Fluoridation: Weigh the Risks Along with the Benefit

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IN MY OPINION Andrew Harris

Wednesday, January 26, 2005

House Bill 2025 would mandate the fluoridation of drinking water in Oregon municipal systems serving more than 10,000 people. At first glance that may sound like a healthy idea. After all, conventional wisdom is that fluorides help prevent caries of the teeth.

As a physician, I was a proponent of drinking water fluoridation for many years. Like many of my colleagues, I assumed that the science behind fluoridation was solid. But then I dug a bit deeper and learned some startling facts.

When fluorides were first added to drinking water in the 1940s and 1950s, the additive typically was sodium fluoride. Now more than 90 percent of fluorides used in drinking water are in the form of hydrofluosilicic acid and sodium silicofluoride from industrial wastes.

These two toxic chemicals are derived from pollution-scrubbing systems, designed to capture fluorides during the manufacture of phosphate fertilizers. The effluent from the scrubbers is classified as hazardous waste and cannot be discharged into oceans, rivers or landfills, or allowed to escape into the air, because it can harm plants, animals and humans.

This untreated industrial waste must be disposed of at a licensed hazardous waste facility. But — are you ready for this? — it can also be sold to municipalities to fluoridate their drinking water.

Despite assurances by proponents of water fluoridation that the effluent is safe, according to the federal Environmental Protection Agency there is not one study of the safety of either hydrofluosilicic acid or sodium silicofluoride on health and behavior.

Furthermore, this effluent contains arsenic, lead and other heavy metals. And we now know that even minute amounts of these toxic substances, just a few molecules, can have adverse effects on fetal and early childhood development. According to an article in The New England Journal of Medicine in April 2003, there is no safe level of lead exposure.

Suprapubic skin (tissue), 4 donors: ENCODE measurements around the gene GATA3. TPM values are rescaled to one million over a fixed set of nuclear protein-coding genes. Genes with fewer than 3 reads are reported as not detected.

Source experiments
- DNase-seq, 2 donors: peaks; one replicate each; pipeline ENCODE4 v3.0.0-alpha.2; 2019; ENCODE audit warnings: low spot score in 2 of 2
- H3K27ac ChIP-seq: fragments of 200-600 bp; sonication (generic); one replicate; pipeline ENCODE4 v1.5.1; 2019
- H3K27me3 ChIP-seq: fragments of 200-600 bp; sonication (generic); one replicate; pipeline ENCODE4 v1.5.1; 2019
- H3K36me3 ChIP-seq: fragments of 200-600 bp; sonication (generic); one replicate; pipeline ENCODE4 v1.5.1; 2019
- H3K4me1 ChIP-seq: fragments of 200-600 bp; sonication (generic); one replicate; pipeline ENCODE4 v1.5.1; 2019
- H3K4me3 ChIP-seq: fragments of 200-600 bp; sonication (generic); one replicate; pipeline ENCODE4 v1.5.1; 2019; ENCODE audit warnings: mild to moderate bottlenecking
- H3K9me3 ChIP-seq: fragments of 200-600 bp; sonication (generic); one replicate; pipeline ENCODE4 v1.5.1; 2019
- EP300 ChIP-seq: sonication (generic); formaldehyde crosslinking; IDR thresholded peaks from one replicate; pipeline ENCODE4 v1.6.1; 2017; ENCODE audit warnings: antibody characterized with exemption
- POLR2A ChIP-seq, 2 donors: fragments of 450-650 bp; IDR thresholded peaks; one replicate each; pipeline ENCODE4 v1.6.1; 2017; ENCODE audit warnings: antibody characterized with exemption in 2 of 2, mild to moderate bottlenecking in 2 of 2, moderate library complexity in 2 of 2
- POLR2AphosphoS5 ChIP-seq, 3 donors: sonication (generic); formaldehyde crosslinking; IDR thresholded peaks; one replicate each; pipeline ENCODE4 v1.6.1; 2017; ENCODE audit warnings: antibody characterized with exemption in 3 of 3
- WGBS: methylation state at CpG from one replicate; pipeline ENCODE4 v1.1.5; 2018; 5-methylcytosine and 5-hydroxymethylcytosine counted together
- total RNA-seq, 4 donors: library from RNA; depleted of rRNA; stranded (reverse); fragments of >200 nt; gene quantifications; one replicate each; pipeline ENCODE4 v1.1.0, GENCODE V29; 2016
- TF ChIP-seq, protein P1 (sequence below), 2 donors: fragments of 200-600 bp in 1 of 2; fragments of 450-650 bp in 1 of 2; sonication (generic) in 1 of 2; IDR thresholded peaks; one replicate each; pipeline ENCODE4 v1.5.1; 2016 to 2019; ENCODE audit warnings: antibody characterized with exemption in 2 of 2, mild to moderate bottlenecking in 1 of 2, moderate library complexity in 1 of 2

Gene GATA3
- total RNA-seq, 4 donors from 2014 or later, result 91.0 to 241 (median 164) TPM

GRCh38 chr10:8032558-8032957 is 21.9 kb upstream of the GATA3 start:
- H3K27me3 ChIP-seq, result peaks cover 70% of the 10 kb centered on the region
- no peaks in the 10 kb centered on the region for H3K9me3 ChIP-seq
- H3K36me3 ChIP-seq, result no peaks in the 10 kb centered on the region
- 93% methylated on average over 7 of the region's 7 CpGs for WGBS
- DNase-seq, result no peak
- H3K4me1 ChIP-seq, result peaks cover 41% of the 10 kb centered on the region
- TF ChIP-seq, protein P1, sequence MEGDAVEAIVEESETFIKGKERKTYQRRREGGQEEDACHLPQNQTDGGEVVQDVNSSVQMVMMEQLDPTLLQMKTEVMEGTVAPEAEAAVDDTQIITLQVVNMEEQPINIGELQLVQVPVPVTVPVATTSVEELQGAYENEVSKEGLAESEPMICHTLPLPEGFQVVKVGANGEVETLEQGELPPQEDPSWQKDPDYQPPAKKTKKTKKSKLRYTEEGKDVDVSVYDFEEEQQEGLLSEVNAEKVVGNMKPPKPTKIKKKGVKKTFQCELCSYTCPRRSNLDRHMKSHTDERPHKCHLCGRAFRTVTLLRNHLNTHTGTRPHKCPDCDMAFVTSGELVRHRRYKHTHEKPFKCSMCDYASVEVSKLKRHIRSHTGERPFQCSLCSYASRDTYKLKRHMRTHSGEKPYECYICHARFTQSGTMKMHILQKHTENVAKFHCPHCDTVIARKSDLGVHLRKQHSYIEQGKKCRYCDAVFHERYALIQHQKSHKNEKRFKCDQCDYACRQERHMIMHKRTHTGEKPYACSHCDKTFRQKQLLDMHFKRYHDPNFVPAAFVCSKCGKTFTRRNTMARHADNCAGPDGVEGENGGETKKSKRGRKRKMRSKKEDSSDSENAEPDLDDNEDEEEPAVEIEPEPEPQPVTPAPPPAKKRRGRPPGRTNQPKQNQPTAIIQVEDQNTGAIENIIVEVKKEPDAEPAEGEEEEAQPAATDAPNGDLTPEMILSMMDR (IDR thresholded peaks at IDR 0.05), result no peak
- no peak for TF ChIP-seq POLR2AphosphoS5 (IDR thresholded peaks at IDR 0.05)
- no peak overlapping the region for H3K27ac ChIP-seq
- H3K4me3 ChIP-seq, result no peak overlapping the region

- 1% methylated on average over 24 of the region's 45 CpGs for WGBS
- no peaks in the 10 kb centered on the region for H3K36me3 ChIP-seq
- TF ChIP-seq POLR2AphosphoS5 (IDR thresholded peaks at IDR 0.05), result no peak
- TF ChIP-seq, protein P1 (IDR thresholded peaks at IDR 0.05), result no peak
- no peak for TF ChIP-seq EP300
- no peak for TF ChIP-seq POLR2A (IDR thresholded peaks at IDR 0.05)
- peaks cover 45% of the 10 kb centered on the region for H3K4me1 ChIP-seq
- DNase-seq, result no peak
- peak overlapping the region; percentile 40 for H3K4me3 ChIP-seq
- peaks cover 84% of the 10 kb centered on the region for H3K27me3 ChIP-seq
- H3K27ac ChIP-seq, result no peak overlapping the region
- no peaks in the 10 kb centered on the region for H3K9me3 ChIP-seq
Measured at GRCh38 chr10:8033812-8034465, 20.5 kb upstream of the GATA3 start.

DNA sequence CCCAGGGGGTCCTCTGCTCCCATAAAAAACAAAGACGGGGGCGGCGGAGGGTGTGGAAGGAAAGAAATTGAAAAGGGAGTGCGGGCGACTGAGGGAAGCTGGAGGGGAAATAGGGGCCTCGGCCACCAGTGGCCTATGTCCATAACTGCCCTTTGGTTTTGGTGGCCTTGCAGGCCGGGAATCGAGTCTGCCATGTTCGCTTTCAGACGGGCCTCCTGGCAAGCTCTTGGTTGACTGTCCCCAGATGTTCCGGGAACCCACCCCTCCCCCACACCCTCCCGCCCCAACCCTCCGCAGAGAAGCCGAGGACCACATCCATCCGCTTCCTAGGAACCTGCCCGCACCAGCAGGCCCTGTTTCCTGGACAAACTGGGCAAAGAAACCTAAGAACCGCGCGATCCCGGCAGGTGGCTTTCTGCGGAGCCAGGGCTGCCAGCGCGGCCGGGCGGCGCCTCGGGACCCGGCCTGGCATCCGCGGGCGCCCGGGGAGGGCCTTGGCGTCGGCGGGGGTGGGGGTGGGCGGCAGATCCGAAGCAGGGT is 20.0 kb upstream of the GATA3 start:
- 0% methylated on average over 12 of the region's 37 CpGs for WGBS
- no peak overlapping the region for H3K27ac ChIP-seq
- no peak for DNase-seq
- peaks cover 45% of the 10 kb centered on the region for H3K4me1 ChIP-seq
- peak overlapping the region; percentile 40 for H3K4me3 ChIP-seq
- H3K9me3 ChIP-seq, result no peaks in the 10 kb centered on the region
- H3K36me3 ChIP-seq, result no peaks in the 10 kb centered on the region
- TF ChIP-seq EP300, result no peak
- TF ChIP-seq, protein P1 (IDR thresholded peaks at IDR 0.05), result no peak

Thus, the issue of fluoridating water is not about adding pharmaceutical grade sodium fluoride purchased from a chemical supply house. The effluent from industrial scrubbers contains known carcinogens and neurotoxins, chemicals that have been implicated in learning disabilities, attention-deficit disorder and aggressive and delinquent behavior.

Returning to the central issue of healthy teeth in children, research in recent years has found that the primary benefit of fluorides on teeth is not from systemic fluoride ingestion, as in drinking water, but rather from the topical application of fluoride, especially in toothpaste and mouthwashes.

Parallel declines in tooth decay over past decades have occurred in industrialized countries across the board, regardless of whether they are fluoridating their drinking water. Western Europe, which has a fluoridated population of only 2 percent, has decay rates that are comparable to, or even lower than, those in the United States.

The medical community would welcome solid research on this controversial subject because we have yet to see good-outcome studies on fluoridation safety. In the meantime, rather than exposing fetuses and children to potentially toxic chemicals, we should follow the advice of Hippocrates: “First do no harm.”

Andrew Harris is a Salem physician who is on the national board of Physicians for Social Responsibility, which has not taken a position on fluoridation.

 

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